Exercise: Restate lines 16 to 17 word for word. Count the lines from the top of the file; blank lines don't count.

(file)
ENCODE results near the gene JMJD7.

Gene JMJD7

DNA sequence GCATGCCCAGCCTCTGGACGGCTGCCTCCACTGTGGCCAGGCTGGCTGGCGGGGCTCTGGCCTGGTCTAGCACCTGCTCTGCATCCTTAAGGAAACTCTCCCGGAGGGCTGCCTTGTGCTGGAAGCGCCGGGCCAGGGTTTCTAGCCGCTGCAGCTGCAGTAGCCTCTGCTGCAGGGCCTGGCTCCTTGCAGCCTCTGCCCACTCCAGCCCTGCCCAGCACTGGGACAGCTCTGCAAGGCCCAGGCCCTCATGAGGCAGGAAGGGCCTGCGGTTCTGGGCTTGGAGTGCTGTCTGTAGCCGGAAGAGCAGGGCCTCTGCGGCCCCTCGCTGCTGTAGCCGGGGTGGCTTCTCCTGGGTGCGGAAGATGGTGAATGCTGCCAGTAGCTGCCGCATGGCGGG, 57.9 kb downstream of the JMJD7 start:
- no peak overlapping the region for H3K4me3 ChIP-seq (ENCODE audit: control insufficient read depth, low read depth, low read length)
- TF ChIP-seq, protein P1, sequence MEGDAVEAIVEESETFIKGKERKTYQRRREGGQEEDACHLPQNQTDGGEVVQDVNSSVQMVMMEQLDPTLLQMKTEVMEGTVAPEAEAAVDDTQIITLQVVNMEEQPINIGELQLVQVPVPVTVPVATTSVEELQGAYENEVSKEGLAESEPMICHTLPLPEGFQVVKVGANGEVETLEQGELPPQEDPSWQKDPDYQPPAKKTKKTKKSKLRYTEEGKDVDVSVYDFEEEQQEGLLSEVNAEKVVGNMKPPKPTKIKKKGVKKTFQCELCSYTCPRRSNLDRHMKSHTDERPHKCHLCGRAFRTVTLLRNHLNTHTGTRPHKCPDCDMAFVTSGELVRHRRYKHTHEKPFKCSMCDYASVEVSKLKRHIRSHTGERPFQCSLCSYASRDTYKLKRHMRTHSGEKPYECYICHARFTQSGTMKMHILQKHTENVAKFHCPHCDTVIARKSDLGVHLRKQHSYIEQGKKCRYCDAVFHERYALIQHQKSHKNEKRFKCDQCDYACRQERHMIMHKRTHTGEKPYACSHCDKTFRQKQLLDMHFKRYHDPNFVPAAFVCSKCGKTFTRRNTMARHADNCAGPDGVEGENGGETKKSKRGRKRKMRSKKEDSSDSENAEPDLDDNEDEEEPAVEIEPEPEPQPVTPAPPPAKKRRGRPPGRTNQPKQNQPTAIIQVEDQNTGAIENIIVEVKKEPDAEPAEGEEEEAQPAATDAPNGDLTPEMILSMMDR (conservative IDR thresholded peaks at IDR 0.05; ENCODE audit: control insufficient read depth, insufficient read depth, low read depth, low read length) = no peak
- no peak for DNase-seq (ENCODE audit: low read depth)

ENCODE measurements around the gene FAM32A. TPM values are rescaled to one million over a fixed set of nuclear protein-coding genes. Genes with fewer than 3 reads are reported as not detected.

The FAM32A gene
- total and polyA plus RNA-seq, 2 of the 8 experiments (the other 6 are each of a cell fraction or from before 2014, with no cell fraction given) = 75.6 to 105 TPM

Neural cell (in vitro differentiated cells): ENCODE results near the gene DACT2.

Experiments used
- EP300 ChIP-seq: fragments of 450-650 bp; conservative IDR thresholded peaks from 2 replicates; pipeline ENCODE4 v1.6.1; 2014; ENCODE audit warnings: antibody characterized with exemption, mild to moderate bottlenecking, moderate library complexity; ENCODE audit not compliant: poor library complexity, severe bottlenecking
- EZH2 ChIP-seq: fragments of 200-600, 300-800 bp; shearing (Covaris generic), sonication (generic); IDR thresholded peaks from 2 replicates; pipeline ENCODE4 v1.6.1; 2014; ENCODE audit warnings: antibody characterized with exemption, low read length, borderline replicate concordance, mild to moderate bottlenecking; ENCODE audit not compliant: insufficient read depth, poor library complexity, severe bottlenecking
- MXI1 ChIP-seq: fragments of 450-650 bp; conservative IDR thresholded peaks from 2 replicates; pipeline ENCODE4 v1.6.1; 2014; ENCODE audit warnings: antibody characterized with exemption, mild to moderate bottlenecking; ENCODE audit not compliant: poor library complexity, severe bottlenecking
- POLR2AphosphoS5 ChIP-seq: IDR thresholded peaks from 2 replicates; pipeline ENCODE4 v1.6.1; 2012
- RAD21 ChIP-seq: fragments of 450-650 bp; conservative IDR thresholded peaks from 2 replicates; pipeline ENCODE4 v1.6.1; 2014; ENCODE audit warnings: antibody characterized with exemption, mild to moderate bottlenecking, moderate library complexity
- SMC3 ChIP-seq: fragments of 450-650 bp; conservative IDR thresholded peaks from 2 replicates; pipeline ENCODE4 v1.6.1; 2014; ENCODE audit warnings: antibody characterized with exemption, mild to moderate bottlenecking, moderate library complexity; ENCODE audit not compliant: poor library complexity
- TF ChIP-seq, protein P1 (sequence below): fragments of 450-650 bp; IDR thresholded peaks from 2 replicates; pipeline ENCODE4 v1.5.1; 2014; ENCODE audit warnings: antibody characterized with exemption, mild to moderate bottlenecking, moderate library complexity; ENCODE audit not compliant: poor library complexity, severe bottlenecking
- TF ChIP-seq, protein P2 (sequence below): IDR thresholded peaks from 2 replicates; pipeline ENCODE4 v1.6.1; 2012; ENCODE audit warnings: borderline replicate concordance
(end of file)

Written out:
- RAD21 ChIP-seq: fragments of 450-650 bp; conservative IDR thresholded peaks from 2 replicates; pipeline ENCODE4 v1.6.1; 2014; ENCODE audit warnings: antibody characterized with exemption, mild to moderate bottlenecking, moderate library complexity
- SMC3 ChIP-seq: fragments of 450-650 bp; conservative IDR thresholded peaks from 2 replicates; pipeline ENCODE4 v1.6.1; 2014; ENCODE audit warnings: antibody characterized with exemption, mild to moderate bottlenecking, moderate library complexity; ENCODE audit not compliant: poor library complexity